• As to Pensions, good idea, but there’s a variety of Endowment Funds, some particular to individual Colleges (the richest of whom manage them independently) and some (the rest?) managed by the Estates Management Dept. (my bro, was a Senior Mgr. 30 yrs ago.)
      The fiduciary duty (does anyone subscribe to this antediluvian concept any more?) of the Estate Mgrs. is to maximize the Asset-growth and Income-return, just as any good, honest Funds Mgr. wd do.
      These airy-fairy academics rely on the performance of these funds. They may be inviting a bounced cheque from the University!
      And I’d crack my ribs laughing at their self-induced fate!

      • Even better, professors with named chairs funded by a specific endowment can decide whether they want their pay to come from returns on either option, but that will be their pay, regardless of what happens. Eat your own dog food.

    • I think the problem is deeper than that .
      If it were just individual pensions then individuals could opt out of fossil fuels.
      However the funds support the whole University, its teaching and presumably maintenance of buildings.
      Back in the day at Sydney Uni the problem for block grants and estate distributions was that often money was left to build something with naming rights, but nothing was left to actually run, maintain and staff the building. Money the Uni then had to provide.
      These trusts are so large they could be used now to give free education to students for many years, until it runs out.
      However prudence warrants them not to do this.
      If they decide to divest in a whole class of investments then those benefactors with them, say coal, will not endow to Cambridge, as Cambridge would have to refuse them.
      This would tend to mean that other worthy institutions would be the beneficiary.
      In the meanwhile, with a known policy of divestment,a big pool of funds available to be sold for ‘moral ‘ reasons, they will have to accept the ruling price now, rather than picking the eyes out of the market when they sell.
      Not good in a downturn.

  12. Here in Canada there is similar pressure put upon pension funds to divest from fossil fuel companies and invest in “carbon-free” technologies. It is all part of a campaign to starve oil and coal companies of investments, and drive them toward bankruptcy. For an insight into the deluded chain of suppositions driving the activists, see:
    This is a serious maneuver, Mercer has published a handbook for institutional investors, and they are taking it on board.

    • Sounds more like they want to drop stock prices. Since there are investors out there who will snap up the stocks the academics divested all the academics accomplish will be to lower the value of their portfolio – NOT starve the companies of investments.

      • Baraba, as usual canada runs a few years behind, so I hope 3.5 years from now we will elect O’Leary to straighten things out. As far as Universities divesting away from fossil fuels? I am watching the market . There could be some good buys although I doubt the managers of those funds are going to change anything a political science Prof. tells them!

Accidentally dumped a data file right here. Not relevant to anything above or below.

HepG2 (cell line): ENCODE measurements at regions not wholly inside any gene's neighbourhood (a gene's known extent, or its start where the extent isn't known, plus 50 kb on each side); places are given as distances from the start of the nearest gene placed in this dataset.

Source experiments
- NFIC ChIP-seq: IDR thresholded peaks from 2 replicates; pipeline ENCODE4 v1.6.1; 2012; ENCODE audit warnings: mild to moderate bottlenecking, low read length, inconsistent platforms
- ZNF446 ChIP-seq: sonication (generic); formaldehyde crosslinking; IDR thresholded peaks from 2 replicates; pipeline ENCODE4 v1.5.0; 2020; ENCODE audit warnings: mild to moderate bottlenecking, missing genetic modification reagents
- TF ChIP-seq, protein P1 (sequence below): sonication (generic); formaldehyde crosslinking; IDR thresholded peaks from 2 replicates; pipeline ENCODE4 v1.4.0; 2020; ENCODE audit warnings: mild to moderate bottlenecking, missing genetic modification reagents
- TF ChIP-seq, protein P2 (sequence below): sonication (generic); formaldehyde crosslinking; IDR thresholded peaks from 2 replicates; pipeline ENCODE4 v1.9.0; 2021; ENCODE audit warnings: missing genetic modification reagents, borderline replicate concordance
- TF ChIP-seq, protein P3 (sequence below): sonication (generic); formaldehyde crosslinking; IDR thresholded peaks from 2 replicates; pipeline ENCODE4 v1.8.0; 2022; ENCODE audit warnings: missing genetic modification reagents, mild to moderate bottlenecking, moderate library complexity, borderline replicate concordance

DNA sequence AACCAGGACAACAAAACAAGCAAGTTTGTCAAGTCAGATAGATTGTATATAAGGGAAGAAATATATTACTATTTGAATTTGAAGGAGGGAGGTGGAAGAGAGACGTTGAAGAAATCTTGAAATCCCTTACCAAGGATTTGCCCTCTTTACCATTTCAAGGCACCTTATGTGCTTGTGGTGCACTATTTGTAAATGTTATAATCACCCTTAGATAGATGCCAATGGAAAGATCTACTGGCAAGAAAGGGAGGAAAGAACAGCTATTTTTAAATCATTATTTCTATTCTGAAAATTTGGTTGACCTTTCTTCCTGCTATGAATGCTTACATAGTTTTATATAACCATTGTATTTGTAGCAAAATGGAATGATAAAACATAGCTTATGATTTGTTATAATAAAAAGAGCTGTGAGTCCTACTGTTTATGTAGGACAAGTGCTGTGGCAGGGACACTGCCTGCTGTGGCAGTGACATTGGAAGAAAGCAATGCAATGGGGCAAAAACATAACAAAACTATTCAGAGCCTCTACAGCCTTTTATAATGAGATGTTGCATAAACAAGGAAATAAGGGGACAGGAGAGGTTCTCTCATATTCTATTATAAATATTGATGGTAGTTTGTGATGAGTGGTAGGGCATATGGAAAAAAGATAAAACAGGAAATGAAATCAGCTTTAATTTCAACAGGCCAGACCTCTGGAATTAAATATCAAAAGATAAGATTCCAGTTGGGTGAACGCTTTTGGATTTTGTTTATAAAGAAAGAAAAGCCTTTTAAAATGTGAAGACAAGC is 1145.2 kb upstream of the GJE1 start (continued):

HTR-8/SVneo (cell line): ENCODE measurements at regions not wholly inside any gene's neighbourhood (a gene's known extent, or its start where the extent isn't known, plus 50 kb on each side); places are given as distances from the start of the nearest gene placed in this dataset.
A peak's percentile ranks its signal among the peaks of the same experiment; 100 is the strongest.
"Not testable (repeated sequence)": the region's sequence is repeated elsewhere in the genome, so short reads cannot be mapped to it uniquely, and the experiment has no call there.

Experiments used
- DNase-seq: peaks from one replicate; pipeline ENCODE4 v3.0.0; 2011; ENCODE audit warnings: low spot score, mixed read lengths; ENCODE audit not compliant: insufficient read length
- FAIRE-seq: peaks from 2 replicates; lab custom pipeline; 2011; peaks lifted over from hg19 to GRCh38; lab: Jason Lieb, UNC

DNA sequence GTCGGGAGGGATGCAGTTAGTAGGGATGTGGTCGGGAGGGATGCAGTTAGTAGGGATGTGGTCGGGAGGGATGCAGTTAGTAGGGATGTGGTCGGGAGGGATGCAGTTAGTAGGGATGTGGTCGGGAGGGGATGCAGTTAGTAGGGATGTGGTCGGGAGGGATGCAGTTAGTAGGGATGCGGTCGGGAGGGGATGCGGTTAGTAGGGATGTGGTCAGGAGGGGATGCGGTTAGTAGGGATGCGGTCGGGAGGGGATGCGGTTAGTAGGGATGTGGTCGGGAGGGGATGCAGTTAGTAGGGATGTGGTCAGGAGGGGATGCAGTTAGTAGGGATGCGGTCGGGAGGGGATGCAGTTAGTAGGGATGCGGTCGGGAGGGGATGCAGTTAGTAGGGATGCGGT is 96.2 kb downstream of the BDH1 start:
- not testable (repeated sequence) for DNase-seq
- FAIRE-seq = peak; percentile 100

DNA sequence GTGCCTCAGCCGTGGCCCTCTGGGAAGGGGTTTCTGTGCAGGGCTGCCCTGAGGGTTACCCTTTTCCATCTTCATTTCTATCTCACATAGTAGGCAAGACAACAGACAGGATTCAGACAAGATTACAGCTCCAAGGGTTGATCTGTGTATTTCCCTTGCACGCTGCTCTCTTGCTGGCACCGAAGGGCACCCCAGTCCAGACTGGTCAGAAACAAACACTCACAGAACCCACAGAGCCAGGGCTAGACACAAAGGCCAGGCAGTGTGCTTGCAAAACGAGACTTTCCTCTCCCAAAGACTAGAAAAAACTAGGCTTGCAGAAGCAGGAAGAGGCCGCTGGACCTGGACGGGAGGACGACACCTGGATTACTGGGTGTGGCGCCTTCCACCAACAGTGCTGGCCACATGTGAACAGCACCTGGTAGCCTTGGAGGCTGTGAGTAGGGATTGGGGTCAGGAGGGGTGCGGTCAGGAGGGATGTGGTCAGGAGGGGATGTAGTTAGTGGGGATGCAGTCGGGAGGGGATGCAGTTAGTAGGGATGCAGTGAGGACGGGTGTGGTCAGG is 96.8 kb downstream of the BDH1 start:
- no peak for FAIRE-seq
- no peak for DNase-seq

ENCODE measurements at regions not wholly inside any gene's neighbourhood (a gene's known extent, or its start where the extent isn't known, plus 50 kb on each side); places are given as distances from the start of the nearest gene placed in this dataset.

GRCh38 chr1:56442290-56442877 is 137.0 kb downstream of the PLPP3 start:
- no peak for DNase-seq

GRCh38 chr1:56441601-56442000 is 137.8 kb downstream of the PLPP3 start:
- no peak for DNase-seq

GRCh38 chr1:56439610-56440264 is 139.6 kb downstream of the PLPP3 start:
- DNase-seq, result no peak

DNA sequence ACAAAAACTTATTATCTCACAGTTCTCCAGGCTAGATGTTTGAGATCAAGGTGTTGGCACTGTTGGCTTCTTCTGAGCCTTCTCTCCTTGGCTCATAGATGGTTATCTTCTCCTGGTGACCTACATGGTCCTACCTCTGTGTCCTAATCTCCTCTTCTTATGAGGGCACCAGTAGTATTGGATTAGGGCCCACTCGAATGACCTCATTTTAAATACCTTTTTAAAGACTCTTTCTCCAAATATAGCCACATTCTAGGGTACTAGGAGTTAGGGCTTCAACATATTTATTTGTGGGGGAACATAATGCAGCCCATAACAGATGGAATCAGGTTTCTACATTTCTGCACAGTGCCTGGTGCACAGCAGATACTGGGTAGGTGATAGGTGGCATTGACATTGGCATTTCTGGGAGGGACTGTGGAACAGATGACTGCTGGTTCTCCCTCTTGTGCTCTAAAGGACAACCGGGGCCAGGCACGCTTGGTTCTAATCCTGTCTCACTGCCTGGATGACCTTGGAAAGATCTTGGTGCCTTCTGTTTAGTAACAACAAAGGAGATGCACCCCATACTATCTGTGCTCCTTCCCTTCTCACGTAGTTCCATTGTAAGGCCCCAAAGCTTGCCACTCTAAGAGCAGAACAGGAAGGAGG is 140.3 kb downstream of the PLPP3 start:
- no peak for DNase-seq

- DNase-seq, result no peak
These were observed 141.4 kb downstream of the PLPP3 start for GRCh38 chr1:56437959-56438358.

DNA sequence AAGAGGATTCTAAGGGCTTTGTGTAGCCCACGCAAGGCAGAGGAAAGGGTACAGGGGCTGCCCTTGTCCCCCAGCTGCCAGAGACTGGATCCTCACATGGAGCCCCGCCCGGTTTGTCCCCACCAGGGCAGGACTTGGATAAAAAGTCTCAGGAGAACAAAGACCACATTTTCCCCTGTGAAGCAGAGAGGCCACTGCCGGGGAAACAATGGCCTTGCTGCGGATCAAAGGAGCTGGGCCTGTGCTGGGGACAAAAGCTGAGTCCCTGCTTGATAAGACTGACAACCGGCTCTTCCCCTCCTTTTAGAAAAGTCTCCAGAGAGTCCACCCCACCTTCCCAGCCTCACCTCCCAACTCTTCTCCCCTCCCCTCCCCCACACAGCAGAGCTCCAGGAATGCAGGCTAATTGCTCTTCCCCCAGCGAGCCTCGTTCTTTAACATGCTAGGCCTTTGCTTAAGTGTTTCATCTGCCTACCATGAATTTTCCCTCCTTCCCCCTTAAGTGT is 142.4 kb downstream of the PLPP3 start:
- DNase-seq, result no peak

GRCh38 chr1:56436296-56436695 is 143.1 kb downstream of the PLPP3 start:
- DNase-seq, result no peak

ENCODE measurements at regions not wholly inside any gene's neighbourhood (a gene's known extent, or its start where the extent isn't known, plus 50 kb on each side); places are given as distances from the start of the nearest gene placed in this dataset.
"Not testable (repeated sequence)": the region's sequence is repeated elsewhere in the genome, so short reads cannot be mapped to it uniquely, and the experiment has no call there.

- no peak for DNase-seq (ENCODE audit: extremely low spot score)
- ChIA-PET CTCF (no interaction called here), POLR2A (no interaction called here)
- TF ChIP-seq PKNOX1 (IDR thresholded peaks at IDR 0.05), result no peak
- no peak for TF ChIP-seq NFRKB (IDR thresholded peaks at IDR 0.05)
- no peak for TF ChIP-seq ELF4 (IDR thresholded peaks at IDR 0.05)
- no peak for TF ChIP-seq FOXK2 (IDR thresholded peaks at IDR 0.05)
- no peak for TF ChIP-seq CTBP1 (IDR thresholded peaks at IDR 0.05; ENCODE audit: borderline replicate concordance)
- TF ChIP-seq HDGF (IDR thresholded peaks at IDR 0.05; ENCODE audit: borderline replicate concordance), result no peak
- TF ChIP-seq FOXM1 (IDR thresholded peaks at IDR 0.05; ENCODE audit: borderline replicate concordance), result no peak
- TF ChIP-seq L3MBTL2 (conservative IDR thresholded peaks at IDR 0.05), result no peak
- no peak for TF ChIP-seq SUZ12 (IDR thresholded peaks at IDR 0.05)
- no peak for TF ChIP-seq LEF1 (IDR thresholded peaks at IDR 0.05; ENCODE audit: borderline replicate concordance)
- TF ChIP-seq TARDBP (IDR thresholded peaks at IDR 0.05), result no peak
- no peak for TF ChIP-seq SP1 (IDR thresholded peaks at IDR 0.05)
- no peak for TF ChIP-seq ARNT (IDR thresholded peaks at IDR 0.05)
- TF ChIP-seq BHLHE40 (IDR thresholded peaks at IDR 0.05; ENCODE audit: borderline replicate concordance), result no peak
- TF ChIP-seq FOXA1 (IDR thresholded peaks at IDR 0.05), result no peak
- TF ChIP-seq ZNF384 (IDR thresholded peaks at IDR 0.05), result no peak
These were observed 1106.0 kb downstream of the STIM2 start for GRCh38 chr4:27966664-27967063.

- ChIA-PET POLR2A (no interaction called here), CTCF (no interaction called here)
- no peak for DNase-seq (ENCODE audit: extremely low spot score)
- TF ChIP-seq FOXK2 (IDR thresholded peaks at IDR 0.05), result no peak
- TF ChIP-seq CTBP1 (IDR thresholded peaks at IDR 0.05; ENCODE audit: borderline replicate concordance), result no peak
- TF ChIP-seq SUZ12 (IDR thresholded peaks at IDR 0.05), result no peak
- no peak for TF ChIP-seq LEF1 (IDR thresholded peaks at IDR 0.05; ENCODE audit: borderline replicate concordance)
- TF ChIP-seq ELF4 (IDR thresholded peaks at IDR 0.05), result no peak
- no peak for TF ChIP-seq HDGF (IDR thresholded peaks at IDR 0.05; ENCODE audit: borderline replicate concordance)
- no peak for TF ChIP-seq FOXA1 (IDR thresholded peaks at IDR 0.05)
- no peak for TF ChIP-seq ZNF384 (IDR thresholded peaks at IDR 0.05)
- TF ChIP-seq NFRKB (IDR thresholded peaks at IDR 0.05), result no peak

• “This is what the CISDL has now become. A centre for activist lawyers.”
        What else would you expect a ‘Centre for International Sustainable Development Law’ to be?
        The sooner Quebec is kicked out of Canada. the better.

      • Quebec residents may not be informed as to what goes on in their province anymore than residents of other provinces are.

  13. Cambridge, as well as other elite universities, need to divest from stupid.
    We create financial instruments based on debt, so can we create financial instruments based on stupid (which is a sort of debt)? There would be lots of money to make in that sector, yes?

  14. Cambridge academics appear to be eager to return to dustroads and horse traction. With the hoi polloi clearing the dung, of course.

    • It’s all about relative power. The left would rather be king in a pre-industrial society than paupers in a post-industrial utopia.

  15. The decision came amid investor concern that fossil fuel companies will suffer large losses as governments around the world seek to tackle global warning.

    That’s not completely crazy. If governments act in an insane manner, it could hurt fossil fuel companies.
    On the other hand, we have yet to see any national government willing to die on the CAGW altar. I think the worry about government action is just a rhetorical tool. In the case of America, there is very little possibility that President Trump’s government will do much that is harmful to the fossil fuel companies.

  16. The council’s decision has angered fossil fuel campaigners and academics at the university. Chris Galpin, campaigns officer at Cambridge Zero Carbon, a student society that has been campaigning for the university to divest, said the council’s “response falls far short of what was called for in the [motion]”.
    He added that there were both moral and financial reasons behind ending investments in fossil fuel companies. “Students and academics are united on this issue; the university must stop investing in climate change.”

    Oh my!